Anton Solomon is worried the set will melt.
Sitting in Wood Street Annex surrounded by cardboard and sawdust, Inherit the Wind’s director eyed up the shaky paper set wall on Monday afternoon.
With window and door cutouts, the structure was beginning to represent the fictional Bible-thumping town of Hillborough, where the play takes place.
It’ll look better once it’s painted, said Solomon.
“If it doesn’t melt in the process.”
With all the paint and glue the set might get soggy, he said.
“We might get chunks falling off.”
Oh, and the audience can’t lean on it.
Normally this wouldn’t be a problem.
The set is usually on stage, and the audience sits safely behind its fourth wall, in the theatre.
Not this time.
Solomon wants his audience moving with the action, and he’s setting up Wood Street’s gym accordingly.
“Most plays where the audience moves are written as environment pieces,” he said, perched on a chair in the beginnings of the courtroom.
“But Inherit the Wind wasn’t.”
Set in a nebulous time when cars are still new and the radio has just been invented, the play revolves around a trial.
On the stand is a disenfranchised Hillsborough teacher who dared to teach his class about evolution.
Creationists are prosecuting.
Historically this was the trial of the century, said Solomon.
And it’s still relevant.
“Anytime an individual sees the world differently than society and runs in a different direction, they run into problems,” he said, citing Gandhi.
“It’s the right-to-advance versus the right-to-stay-the-same debate.”
Although it revolves around a 1920s dispute, Inherit the Wind is still timely, said Solomon.
“It’s relevant anytime the Bible contradicts the social situation we find ourselves in.”
Today, it’s same-sex marriage, he said.
However, at the office, Solomon still finds himself arguing for evolution with a co-worker who believes in intelligent design.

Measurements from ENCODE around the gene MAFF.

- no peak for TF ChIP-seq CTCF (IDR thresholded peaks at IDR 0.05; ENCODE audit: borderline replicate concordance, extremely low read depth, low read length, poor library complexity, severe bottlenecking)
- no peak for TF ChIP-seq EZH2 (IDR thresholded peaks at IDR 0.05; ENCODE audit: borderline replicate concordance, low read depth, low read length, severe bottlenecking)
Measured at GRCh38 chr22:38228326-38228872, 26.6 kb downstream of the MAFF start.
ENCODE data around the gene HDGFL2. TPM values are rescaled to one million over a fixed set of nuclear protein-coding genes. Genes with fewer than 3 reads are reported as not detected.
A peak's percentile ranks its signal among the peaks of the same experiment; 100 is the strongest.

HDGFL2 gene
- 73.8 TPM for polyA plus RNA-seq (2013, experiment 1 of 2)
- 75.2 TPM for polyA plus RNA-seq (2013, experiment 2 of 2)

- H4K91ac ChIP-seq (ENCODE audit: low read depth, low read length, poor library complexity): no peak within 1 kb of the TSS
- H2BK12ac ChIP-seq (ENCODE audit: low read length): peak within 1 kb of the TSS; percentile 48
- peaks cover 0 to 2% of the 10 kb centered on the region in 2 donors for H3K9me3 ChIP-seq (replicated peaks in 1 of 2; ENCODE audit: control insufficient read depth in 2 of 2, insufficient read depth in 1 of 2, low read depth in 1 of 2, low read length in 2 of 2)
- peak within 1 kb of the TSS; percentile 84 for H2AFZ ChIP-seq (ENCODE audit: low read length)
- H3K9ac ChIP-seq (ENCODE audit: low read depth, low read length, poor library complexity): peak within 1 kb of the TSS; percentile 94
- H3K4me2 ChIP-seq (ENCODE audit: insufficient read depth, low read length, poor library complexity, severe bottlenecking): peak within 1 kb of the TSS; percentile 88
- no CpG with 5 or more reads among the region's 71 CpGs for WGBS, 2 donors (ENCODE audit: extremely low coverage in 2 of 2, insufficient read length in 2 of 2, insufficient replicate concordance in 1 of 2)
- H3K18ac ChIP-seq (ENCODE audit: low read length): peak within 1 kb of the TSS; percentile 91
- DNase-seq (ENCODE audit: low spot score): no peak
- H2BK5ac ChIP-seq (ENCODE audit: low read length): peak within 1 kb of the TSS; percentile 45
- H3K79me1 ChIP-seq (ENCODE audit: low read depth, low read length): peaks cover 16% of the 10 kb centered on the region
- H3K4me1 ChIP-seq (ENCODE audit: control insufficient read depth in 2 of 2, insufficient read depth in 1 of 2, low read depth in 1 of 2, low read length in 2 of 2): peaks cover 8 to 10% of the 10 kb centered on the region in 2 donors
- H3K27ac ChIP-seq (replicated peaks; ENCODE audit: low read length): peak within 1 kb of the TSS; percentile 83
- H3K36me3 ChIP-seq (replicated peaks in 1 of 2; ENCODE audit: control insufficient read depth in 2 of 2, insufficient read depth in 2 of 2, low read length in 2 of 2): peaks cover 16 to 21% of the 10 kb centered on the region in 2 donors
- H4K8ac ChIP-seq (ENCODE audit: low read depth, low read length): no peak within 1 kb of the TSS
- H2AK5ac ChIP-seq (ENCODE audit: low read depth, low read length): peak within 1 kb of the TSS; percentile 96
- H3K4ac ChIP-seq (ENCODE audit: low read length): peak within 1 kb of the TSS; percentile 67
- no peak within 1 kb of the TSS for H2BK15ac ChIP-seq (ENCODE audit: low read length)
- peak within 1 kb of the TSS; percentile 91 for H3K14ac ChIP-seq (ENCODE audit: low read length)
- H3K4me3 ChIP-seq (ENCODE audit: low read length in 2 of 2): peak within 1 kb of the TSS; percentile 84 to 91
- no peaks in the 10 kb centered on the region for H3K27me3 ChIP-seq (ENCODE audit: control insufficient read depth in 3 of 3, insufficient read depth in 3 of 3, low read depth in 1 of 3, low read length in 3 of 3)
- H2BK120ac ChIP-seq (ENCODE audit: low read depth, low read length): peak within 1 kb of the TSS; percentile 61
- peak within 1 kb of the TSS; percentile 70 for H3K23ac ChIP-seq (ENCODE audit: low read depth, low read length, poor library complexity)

“This kind of thing doesn’t stop with one challenge,” he said.
Although Inherit the Wind revolves around the trial, the village scenes are equally significant, said Solomon.
“The most important character is the town.
“If it doesn’t happen to the town, then it’s just a private argument between two people.”
To watch the town scenes, the audience will have to leave the courtroom and mill about beside the cardboard houses.
But they can’t touch them.
“The façade looks good, but it can’t bear weight,” said Solomon, who plans to have actors running interference.
If all goes as planned, the play will start as soon as the audience walks through the door.
But it’s hard to tell from rehearsals if this is going to work.
“We won’t know if we’re doing it right until we have an audience in the room,” said Solomon.
“If it doesn’t work the worst thing is, we’ll have a lot of cardboard to recycle,” he added with a grin.
Inherit the Wind is a departure for Solomon’s Moving Parts Theatre company.
The last few productions have been larger than life, with big gestures and stylized acting.
Now, Solomon wants subtlety.
“In this production, you’re doing enough just by taking a breath or raising an eyebrow and looking at someone,” he said.
Inherit the Wind opens April 18th at the Wood Street Annex.
Performances start at 8 p.m. and run Wednesday to Saturday the first week and Tuesday to Saturday the second.
Tickets are $14 and can be picked up at Well-Read Books or at the door.